Growing old has always been and will be a part of life that most of us dread. As time goes by, and our skin begins to wrinkle, some people start developing a negative relationship with themselves. They refuse to accept the reality that they’re well past their youth.
However, luckily for them, neuroscientists have finally found the secret to slowing down that aging process.
It seems that after all, we can be forever young.
Because, according to a study published in the Frontiers in Human Neuroscience Journal, people who are physically active can slow down the aging process in their brain. And apparently, dancing has the most profound effect on reversing the signs of aging.
But, why dancing?
The study revealed that physical exercise has an anti-aging effect on the hippocampus region of the brain – an area that controls memory, learning, and balance.
According to Dr. Kathrin Rehfeld, lead author of the study, physical exercise has a powerful impact on both slowing down the aging process and preventing the decline in the mental and physical activity in the brain.
“In this study, we show that two different types of physical exercise (dancing and endurance training) both increase the area of the brain that declines with age. However, in comparison, it was only dancing that lead to noticeable behavioral changes in terms of improved balance.”
The researchers selected 52 elderly volunteers with an average age of 68 and divided them into two groups. The first group was assigned an eighteen-month weekly course of learning dance routines, and the second group was assigned an endurance and flexibility training.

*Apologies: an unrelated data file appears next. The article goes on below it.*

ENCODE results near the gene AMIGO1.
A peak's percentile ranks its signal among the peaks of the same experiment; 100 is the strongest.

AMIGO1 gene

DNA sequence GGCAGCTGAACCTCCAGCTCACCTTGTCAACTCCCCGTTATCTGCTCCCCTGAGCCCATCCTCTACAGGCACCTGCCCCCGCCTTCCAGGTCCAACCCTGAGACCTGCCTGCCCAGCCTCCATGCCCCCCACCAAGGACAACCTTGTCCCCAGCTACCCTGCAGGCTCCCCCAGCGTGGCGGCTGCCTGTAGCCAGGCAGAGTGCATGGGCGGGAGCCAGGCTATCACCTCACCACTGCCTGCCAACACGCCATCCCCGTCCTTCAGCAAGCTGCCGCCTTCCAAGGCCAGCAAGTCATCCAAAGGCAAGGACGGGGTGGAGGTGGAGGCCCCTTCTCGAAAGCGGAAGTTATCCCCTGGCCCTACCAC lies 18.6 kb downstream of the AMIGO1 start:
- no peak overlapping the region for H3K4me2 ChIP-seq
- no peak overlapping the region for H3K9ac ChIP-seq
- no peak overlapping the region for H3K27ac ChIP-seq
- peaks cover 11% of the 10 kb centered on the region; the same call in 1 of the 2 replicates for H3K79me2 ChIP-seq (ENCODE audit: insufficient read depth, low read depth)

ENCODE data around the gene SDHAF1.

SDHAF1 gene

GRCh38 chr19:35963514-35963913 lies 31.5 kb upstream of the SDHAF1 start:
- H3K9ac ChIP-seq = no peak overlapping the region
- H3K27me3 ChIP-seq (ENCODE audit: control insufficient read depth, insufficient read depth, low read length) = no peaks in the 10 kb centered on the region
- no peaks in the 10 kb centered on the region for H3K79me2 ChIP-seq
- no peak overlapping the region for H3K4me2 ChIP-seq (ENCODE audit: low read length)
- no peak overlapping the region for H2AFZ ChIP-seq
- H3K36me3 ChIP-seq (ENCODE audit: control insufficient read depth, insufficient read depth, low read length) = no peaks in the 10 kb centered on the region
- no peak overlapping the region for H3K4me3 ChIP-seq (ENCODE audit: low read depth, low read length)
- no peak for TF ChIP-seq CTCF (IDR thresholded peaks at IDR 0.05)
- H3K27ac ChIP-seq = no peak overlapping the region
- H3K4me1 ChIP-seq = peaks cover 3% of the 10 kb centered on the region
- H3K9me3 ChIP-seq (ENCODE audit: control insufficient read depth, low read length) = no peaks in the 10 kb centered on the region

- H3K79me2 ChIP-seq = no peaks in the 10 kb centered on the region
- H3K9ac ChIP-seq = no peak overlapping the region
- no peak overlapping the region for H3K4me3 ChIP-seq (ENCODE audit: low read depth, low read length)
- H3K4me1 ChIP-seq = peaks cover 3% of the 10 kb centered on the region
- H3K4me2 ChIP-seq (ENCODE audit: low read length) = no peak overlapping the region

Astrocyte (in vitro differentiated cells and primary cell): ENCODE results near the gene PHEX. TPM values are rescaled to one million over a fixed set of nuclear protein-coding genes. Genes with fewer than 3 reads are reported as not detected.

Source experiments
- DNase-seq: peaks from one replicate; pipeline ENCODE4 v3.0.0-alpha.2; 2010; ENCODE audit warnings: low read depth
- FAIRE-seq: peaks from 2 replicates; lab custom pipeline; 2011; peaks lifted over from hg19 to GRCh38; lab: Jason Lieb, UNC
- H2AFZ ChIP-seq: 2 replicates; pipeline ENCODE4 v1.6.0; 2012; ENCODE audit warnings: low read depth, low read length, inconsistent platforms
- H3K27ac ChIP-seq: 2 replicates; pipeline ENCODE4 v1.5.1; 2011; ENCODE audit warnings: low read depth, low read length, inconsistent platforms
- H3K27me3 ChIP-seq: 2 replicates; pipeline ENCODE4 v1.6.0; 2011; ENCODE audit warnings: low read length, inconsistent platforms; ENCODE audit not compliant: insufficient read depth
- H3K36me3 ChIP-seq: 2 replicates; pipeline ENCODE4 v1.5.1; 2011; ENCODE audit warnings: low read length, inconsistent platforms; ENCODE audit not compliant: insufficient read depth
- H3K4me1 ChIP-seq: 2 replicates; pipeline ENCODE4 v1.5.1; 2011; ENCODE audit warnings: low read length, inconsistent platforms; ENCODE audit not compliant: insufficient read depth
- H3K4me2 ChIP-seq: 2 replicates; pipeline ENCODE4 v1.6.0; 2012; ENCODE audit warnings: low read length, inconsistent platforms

Both groups showed a significant increase in the hippocampus region of the brain.
However, even though the research has shown that physical activity can prevent an age-related brain decline, scientists had to discover which exercise was more effective.
To access that, the researches made significant changes in the exercise routines. The traditional fitness training program focused on more repetitive exercises, while the participants in the dance group took different dance lessons each week with a constant change in choreography which moves they were told to memorize.
“We tried to provide our seniors in the dance group with constantly changing dance routines of different genres (Jazz, Square, Latin-American and Line Dance). Steps, arm-patterns, formations, speed, and rhythms were changed every second week to keep them in a constant learning process. The most challenging aspect for them was to recall the routines under the pressure of time and without any cues from the instructor.” says Dr. Rehfeld.
The results were surprising. This time, only the volunteers in the dance group had an increased volume of other subparts in the left hippocampus.
In other words, dancing had increased the volume of one part in the right hippocampus called the subiculum.
The study proved that dancing, especially when it’s followed by a constant change in choreography is much more beneficial for our health than repetitive activities such as walking or cycling.
So, people. Put on your red shoes and let’s dance the blues!
There’s no such thing as no rhythm. All you have to do is let the music flow through your body and be present in that exact moment. Don’t think about how you look, don’t listen to what others say.
Music has many therapeutic benefits – let it heal you.
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